Until about the end, I was prepared to give The Shadow Girl two stars. Then seventeen-year-old Lily (at the age of consent but not the age of majority in Colorado, so she's still a minor) left her arthritis-and-lupus-stricken mother to go on a trip with a nineteen-year-old man she still barely knows. She tells no one where she's going either. Lily's behavior throughout the novel has been highly erratic and her father just died, too. A teen who is obviously not in her right state of mind does this and no one calls the police. No one. Not the friend that helped her escape, not the grandmother of another friend who does what's best for Lily even if she doesn't like it, and not even her own mother.

If Lily's own naive, selfish decision hadn't been enough for me, the way no one calls the police does.

I wanted to like The Shadow Girl so much more than I did, but that's how it rolls sometimes.

What am I reading next?: Some Girls: My Life in a Harem by Jillian Lauren

Monday, March 25, 2013

Horrorscape by Nenia Campbell

Title: Horrorscape
Author: Nenia Campbell
Publisher: CreateSpace
Release Date: March 15, 2013
Pages: 292 pages
How I Got the Book: ARC from the author
Purchase/Pre-order: Amazon

Horrorscape (Horrorscape, #2)Val receives a calling card from a very dangerous boy who wants to play with her. It's a game without rules, logic, or consequence, and he'll stop at nothing to claim her as his—even if it means destroying them both.

Three years ago, Valerian Kimble got herself entangled with a burgeoning sociopath intent on adding her to his own columns of wins and losses. She managed to escape him, but at a terrible cost...

This time it's personal.

Now a high school senior, Val is a pale shadow of the girl she once was and still recovering from the terrible trauma she suffered at his hands. She is understandably reluctant when her friends receive mysterious invitations to a theme party being held in one of the old manor homes on the edge of town.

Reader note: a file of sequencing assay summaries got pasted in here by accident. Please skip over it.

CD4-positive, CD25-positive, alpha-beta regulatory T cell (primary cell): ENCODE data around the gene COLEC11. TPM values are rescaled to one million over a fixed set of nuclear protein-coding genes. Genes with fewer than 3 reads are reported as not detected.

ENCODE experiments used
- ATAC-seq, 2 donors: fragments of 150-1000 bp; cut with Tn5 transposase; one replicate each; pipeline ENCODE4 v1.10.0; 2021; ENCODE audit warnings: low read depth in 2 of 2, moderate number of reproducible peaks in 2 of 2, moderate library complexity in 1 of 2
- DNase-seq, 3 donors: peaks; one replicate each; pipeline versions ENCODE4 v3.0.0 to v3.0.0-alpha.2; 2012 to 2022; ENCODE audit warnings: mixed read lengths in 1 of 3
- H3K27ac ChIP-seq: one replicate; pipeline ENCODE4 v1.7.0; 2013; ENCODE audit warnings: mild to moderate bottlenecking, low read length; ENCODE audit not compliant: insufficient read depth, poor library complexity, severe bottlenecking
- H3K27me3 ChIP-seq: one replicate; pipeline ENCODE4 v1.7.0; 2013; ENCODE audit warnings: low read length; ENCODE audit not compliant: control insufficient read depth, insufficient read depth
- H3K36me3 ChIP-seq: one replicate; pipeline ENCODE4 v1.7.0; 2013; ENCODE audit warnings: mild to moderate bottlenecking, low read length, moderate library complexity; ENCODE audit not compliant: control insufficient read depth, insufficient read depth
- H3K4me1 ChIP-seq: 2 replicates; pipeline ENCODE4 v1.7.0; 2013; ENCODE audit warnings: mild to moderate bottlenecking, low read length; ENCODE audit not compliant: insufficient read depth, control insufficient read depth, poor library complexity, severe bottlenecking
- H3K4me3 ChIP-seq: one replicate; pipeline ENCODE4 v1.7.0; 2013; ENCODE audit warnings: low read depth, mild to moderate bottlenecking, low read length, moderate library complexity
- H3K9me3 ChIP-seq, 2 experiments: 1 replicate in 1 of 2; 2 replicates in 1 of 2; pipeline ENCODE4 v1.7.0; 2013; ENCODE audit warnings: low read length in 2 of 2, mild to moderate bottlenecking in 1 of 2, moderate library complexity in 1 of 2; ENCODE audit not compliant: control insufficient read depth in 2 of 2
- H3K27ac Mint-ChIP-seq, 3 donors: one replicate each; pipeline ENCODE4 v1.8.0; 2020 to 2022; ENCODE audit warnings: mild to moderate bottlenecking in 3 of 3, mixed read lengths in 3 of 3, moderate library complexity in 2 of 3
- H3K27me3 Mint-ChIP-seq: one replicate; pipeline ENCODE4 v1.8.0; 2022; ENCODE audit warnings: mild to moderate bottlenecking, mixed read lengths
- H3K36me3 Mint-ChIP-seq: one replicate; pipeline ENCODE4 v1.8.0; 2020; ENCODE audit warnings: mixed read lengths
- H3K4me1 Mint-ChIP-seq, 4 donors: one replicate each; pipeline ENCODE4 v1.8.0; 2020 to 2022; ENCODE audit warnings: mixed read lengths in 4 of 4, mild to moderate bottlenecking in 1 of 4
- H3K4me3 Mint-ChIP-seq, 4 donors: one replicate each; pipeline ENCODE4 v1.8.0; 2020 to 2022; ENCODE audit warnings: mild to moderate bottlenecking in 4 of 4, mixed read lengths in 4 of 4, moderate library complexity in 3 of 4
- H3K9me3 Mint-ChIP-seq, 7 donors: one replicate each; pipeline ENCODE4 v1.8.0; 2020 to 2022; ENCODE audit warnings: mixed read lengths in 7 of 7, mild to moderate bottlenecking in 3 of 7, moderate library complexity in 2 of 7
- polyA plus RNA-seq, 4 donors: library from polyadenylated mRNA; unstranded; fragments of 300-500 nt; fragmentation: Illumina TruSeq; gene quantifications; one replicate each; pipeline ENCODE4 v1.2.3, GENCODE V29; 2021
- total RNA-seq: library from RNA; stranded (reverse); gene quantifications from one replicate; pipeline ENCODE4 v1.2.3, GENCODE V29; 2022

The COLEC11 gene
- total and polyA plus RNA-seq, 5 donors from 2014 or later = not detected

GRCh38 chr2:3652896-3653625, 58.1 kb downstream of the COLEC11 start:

Right away, something about the party seems off. The other guests are secretive, and strangely hostile. Cell phones don't work. Doors lock and unlock, seemingly at will. And the festivities start to take a turn for the sinister as the evening progresses. Because their host loves games. Loves them so much that he's decided to make a little wager. The deadline is sunrise. The stakes? Their lives.

Let the games begin.



Another little disclaimer: the author is my friend, but that affects neither my review nor my rating.

Ah, a good old-fashioned booby-trapped house kind of horror novel. Movies like that are always a bundle of fun and Campbell's book bring back that nostalgia and then some.

Valerian is a very different girl from the naive child we knew in Fearscape. The aftermath of what happened with Gavin has changed her, as has the harassment she's faced. People calling her a terrorist over it is a little over-the-top, but the pain of people saying she lied about what she went through is a perfectly good reason for her change. Throughout the novel, the twisted games Gavin puts her through yet again in his quest to conquer her turn her not into the girl she used to be or keep her who she is now, but turn her into someone new. A girl willing to do what she has to in order to save herself or her friends.

A girl who might be able to kill.

Gavin's game is more open this round, but it's no less horrible to see people taken in by him, only able to see through it when it's too late. If they escape him? They're beyond lucky. Val's best friend Lisa grated on me in the first book, but getting into her POV this book gave me a new respect for her. Speaking of which, the POV changes around just as much as it did in Fearscape but there's more consistency, depth, and reason to them. There was one instance of it changing mid-paragraph for no reason, but that's greatly improved from book one. Thank goodness!

And may I say that I LOVE to see a story where the heroine is sexually attracted to her story's villain but knows that's all there can ever be between them? If there's a guilty pleasure trope out there for me, this is it. Yes yes yes.

There's so much to say about this book but so few ways I can say it and sound sensible. The way Gavin twists children's games into something terrible, the three people he plays against Val and her friends, James (well, not really because he's an ass), new character Blake (who I'm kinda-sorta shipping with Val, SHUT UP), the tension as Val and her friends try to make it through the night intact, and beyond... I loved it all. Just as I do with Fearscape, I'm sure I'll be flipping through my favorite sections of this novel in the future.

With the way it ended, it's difficult to imagine what will go on in book three, Terrorscape. How does he find out? What "game" will he put her through next? Will she finally triumph or will he win after all? I must know!

Sooooooo, how's Terrorscape going, Nenia? ;)

What am I reading next?: Golden by Jessi Kirby